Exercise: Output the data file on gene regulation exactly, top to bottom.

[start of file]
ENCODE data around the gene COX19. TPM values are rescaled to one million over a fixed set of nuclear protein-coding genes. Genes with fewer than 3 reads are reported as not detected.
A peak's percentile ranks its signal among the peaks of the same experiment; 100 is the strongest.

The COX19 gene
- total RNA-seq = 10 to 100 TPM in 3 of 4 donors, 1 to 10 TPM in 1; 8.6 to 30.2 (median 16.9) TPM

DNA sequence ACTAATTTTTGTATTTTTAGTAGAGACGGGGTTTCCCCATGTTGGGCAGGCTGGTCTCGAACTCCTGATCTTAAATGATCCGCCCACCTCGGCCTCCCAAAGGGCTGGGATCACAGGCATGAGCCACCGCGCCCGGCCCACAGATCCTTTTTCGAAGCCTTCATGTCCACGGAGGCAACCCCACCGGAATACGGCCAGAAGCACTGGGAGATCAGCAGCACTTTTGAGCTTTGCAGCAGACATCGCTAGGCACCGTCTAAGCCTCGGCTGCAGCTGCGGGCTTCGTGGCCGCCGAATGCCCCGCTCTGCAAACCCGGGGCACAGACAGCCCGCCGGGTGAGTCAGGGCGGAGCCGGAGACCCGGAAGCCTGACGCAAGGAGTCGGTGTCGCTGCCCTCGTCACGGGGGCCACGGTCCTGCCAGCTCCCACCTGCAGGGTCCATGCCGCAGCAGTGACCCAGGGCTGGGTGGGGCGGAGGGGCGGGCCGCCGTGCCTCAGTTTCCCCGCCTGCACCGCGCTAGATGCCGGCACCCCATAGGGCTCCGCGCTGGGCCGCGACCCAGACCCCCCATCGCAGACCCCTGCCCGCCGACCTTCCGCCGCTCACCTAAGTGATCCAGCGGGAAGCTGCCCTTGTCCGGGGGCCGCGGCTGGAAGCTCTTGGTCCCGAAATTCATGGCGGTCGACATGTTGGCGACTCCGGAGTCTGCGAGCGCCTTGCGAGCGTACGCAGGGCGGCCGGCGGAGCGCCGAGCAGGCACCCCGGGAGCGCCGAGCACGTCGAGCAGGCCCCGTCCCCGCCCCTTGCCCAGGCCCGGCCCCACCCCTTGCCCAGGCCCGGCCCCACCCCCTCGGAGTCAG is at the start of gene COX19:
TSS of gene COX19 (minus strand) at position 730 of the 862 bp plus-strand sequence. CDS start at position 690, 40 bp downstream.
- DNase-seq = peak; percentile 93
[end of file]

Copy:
ENCODE data around the gene COX19. TPM values are rescaled to one million over a fixed set of nuclear protein-coding genes. Genes with fewer than 3 reads are reported as not detected.
A peak's percentile ranks its signal among the peaks of the same experiment; 100 is the strongest.

The COX19 gene
- total RNA-seq = 10 to 100 TPM in 3 of 4 donors, 1 to 10 TPM in 1; 8.6 to 30.2 (median 16.9) TPM

DNA sequence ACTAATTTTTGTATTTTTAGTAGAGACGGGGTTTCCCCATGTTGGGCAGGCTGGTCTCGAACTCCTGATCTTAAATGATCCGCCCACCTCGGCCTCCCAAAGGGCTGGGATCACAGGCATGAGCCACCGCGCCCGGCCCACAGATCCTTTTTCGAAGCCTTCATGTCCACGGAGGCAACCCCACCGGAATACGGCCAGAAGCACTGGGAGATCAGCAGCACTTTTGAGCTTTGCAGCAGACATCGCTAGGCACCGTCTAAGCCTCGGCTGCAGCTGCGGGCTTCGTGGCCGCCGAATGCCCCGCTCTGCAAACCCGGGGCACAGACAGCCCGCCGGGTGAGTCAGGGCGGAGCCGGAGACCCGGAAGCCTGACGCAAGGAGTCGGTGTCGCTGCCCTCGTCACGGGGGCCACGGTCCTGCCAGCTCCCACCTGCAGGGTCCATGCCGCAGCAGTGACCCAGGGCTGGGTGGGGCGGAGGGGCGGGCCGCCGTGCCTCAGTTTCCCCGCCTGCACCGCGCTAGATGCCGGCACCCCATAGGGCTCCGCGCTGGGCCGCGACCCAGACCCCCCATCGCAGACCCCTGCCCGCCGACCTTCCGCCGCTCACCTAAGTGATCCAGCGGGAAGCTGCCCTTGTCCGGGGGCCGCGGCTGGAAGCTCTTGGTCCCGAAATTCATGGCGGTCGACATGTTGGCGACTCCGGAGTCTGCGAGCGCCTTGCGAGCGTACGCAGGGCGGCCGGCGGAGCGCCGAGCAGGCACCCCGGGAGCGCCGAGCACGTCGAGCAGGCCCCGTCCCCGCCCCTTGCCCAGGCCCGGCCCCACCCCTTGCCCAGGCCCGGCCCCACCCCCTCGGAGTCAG is at the start of gene COX19:
TSS of gene COX19 (minus strand) at position 730 of the 862 bp plus-strand sequence. CDS start at position 690, 40 bp downstream.
- DNase-seq = peak; percentile 93